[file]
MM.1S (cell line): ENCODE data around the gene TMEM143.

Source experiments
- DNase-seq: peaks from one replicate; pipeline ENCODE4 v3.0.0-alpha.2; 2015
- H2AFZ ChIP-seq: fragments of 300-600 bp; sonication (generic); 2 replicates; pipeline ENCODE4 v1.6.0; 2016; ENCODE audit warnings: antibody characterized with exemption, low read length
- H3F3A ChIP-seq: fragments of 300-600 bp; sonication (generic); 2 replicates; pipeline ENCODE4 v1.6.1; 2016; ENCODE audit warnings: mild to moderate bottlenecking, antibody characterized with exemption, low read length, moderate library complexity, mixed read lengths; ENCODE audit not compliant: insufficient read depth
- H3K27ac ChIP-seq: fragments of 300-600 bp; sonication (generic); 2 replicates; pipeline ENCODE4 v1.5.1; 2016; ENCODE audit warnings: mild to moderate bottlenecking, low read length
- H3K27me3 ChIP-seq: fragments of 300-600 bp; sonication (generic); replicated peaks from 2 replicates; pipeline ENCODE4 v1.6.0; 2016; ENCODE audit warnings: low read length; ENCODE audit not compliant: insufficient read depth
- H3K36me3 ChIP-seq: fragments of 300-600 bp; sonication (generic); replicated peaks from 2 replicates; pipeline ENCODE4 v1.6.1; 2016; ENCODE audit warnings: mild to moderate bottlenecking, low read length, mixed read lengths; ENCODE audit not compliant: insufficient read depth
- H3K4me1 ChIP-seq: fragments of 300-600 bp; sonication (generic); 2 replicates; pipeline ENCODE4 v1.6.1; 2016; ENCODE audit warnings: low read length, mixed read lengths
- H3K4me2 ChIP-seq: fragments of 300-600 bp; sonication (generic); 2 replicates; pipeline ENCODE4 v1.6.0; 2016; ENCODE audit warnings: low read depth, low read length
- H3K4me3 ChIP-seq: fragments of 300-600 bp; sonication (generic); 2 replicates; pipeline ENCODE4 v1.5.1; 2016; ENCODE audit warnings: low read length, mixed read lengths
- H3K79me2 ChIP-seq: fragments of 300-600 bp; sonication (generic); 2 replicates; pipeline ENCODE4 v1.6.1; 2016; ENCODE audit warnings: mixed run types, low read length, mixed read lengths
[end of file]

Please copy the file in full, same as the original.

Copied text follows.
MM.1S (cell line): ENCODE data around the gene TMEM143.

Source experiments
- DNase-seq: peaks from one replicate; pipeline ENCODE4 v3.0.0-alpha.2; 2015
- H2AFZ ChIP-seq: fragments of 300-600 bp; sonication (generic); 2 replicates; pipeline ENCODE4 v1.6.0; 2016; ENCODE audit warnings: antibody characterized with exemption, low read length
- H3F3A ChIP-seq: fragments of 300-600 bp; sonication (generic); 2 replicates; pipeline ENCODE4 v1.6.1; 2016; ENCODE audit warnings: mild to moderate bottlenecking, antibody characterized with exemption, low read length, moderate library complexity, mixed read lengths; ENCODE audit not compliant: insufficient read depth
- H3K27ac ChIP-seq: fragments of 300-600 bp; sonication (generic); 2 replicates; pipeline ENCODE4 v1.5.1; 2016; ENCODE audit warnings: mild to moderate bottlenecking, low read length
- H3K27me3 ChIP-seq: fragments of 300-600 bp; sonication (generic); replicated peaks from 2 replicates; pipeline ENCODE4 v1.6.0; 2016; ENCODE audit warnings: low read length; ENCODE audit not compliant: insufficient read depth
- H3K36me3 ChIP-seq: fragments of 300-600 bp; sonication (generic); replicated peaks from 2 replicates; pipeline ENCODE4 v1.6.1; 2016; ENCODE audit warnings: mild to moderate bottlenecking, low read length, mixed read lengths; ENCODE audit not compliant: insufficient read depth
- H3K4me1 ChIP-seq: fragments of 300-600 bp; sonication (generic); 2 replicates; pipeline ENCODE4 v1.6.1; 2016; ENCODE audit warnings: low read length, mixed read lengths
- H3K4me2 ChIP-seq: fragments of 300-600 bp; sonication (generic); 2 replicates; pipeline ENCODE4 v1.6.0; 2016; ENCODE audit warnings: low read depth, low read length
- H3K4me3 ChIP-seq: fragments of 300-600 bp; sonication (generic); 2 replicates; pipeline ENCODE4 v1.5.1; 2016; ENCODE audit warnings: low read length, mixed read lengths
- H3K79me2 ChIP-seq: fragments of 300-600 bp; sonication (generic); 2 replicates; pipeline ENCODE4 v1.6.1; 2016; ENCODE audit warnings: mixed run types, low read length, mixed read lengths